Activist Greta Thunberg sues Sweden for 'failing on climate'
One of the youngest climate activists, Greta Thunberg, along with other activists, has sued her native country Sweden claiming that it has failed to take "adequate measures to stop climate change." The class action lawsuit, under a global wave of climate-related legal action, was filed in a court in Stockholm. They petitioned the government, believing that climate laws in the country "should be tightened."
Why does this story matter?
- In 1992, the United Nations acknowledged climate change as a crucial issue, which led to notable accords, like the Kyoto Protocol and Paris Agreement among several countries, aimed at slowing global temperature rise.
- This lawsuit in Sweden has come after the highest court in the Netherlands ruled in a high-profile case in 2019 the government was legally bound to take action on global warming.
Climate activist is among 600 plaintiffs in Swedish case
The lawsuit was filed by Thunberg, 20-year-old Anton Foley, the main plaintiff, and more than 600 others, accusing Sweden's climate policies of "violating" its constitution and the European Convention on Human Rights. The Friday suit urged the court to direct the Sweden government to undertake a "fair share" of international measures to curb the emissions of greenhouse gases in accordance with Paris Agreement goals.
State failed to promote sustainable development: Petitioners
The group has accused the government of failing to promote sustainable development in the country. As per media reports, the group said that the Swedish state does not fulfill constitutional requirements to facilitate sustainable development to secure and safeguard the environment. Thunberg, speaking to Swedish daily Dagens Nyheter, said that she feels "climate laws should be tightened."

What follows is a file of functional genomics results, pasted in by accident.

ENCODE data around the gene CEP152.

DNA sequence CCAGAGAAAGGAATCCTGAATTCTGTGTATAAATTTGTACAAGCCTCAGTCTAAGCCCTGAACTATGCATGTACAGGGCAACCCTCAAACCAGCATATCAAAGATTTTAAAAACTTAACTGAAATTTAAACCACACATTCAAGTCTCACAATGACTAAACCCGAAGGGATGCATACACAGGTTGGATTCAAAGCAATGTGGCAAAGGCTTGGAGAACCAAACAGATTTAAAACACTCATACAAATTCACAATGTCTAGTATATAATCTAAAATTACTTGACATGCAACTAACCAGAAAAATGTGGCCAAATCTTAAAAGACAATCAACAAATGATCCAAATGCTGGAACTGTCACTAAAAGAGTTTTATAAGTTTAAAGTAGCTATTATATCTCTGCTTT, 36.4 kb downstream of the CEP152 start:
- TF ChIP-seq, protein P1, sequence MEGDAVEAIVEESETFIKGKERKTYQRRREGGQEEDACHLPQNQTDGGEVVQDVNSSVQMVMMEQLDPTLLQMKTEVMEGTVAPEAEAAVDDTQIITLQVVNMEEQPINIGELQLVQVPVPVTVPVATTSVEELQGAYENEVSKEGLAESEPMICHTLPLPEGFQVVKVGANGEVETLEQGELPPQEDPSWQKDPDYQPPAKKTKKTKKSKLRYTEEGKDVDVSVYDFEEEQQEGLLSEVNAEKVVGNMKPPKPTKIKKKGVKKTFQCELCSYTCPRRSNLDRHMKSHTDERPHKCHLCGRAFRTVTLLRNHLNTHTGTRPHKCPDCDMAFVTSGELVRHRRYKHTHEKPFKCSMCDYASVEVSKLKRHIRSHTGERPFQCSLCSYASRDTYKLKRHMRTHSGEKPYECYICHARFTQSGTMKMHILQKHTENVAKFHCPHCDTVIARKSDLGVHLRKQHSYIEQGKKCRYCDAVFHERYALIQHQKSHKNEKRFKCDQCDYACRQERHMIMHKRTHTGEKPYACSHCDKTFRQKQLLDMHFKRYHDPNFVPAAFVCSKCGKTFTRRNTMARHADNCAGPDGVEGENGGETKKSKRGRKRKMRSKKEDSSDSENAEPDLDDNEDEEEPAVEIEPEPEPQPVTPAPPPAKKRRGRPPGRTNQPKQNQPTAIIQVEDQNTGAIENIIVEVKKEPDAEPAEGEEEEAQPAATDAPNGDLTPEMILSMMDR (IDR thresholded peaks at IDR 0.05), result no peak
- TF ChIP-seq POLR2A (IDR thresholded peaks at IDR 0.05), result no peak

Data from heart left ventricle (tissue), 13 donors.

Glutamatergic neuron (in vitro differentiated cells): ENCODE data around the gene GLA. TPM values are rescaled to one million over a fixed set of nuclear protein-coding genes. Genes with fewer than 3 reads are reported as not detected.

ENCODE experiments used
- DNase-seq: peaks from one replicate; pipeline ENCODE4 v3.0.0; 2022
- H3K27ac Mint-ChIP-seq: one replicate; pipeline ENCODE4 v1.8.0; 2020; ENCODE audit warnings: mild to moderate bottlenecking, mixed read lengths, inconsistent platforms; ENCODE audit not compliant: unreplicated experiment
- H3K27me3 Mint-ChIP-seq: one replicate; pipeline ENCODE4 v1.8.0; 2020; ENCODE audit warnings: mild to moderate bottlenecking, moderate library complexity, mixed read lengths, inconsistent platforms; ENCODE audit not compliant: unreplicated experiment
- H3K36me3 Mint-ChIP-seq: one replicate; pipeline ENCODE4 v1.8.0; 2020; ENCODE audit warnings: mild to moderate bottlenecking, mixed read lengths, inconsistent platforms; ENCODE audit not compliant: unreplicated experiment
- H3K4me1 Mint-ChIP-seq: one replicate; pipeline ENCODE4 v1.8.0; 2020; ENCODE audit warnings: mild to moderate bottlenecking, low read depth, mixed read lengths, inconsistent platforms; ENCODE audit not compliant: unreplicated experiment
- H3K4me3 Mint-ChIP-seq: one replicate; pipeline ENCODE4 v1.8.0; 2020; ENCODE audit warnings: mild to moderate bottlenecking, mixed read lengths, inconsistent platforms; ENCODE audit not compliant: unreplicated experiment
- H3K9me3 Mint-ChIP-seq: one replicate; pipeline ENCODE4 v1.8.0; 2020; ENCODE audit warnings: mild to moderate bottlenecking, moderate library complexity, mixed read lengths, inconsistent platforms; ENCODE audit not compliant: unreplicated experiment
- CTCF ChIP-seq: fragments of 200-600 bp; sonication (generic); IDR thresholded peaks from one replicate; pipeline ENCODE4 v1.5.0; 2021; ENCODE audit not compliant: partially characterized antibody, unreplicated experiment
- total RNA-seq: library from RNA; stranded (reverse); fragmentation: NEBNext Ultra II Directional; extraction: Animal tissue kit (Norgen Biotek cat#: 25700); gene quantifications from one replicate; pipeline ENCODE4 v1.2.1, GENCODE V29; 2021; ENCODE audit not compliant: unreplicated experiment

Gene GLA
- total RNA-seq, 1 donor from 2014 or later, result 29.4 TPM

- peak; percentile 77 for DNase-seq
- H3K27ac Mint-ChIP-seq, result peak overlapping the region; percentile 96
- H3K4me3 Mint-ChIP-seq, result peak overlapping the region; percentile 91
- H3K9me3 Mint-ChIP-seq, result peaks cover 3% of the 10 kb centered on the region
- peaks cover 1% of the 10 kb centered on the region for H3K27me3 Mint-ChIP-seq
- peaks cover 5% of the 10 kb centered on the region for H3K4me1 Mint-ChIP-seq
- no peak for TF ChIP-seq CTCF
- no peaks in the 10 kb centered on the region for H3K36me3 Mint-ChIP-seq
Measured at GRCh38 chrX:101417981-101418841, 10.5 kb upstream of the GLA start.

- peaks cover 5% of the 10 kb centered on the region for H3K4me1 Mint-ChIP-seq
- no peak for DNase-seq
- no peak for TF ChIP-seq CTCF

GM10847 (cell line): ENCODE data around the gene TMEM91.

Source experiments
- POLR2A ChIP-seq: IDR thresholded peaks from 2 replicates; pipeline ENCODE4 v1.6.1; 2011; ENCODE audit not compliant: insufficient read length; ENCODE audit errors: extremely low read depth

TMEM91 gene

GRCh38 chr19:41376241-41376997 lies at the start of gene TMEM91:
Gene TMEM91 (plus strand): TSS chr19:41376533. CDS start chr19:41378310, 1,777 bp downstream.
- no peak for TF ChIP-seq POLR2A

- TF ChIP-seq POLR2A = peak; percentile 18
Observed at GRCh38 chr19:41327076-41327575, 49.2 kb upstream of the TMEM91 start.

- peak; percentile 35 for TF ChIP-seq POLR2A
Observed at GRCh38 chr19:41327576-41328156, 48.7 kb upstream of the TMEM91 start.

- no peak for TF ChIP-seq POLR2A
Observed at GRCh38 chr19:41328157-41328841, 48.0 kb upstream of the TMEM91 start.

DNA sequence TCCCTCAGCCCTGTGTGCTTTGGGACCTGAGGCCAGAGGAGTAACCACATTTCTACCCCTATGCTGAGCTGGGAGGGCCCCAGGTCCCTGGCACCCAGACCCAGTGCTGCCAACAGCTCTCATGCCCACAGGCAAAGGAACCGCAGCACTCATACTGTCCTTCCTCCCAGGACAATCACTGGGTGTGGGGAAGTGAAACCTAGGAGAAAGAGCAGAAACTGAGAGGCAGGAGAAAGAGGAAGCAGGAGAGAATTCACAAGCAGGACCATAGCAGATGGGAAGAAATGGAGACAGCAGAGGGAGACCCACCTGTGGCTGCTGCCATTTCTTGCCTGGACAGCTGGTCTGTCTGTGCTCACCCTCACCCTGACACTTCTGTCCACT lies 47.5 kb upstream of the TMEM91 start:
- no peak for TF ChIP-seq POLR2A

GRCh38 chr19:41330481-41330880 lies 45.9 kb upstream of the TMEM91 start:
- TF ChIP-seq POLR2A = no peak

Cutting greenhouse gas emissions key to Paris Agreement
As a signatory to the Paris Agreement, Sweden is bound to reduce greenhouse gas emissions and meet the target of "keeping global warming below 2 °C by the end of the century." "The Swedish state has never treated the climate crisis as the crisis it is, and the new government has clearly signaled that it won't do that either," Foley said in a statement.
Five countries were petitioned at United Nations in 2019
In 2019, Thunberg and American activist Alexandria Villaseñor, along with 14 other activists, petitioned five countries at the United Nations' "Third Optional Protocol to the Convention on the Rights of the Child." The activists, aged 8-17, petitioned Germany, France, Brazil, Argentina, and Turkey for allegedly not being up to tackle climate change, which they believe constituted a violation of the rights of the children.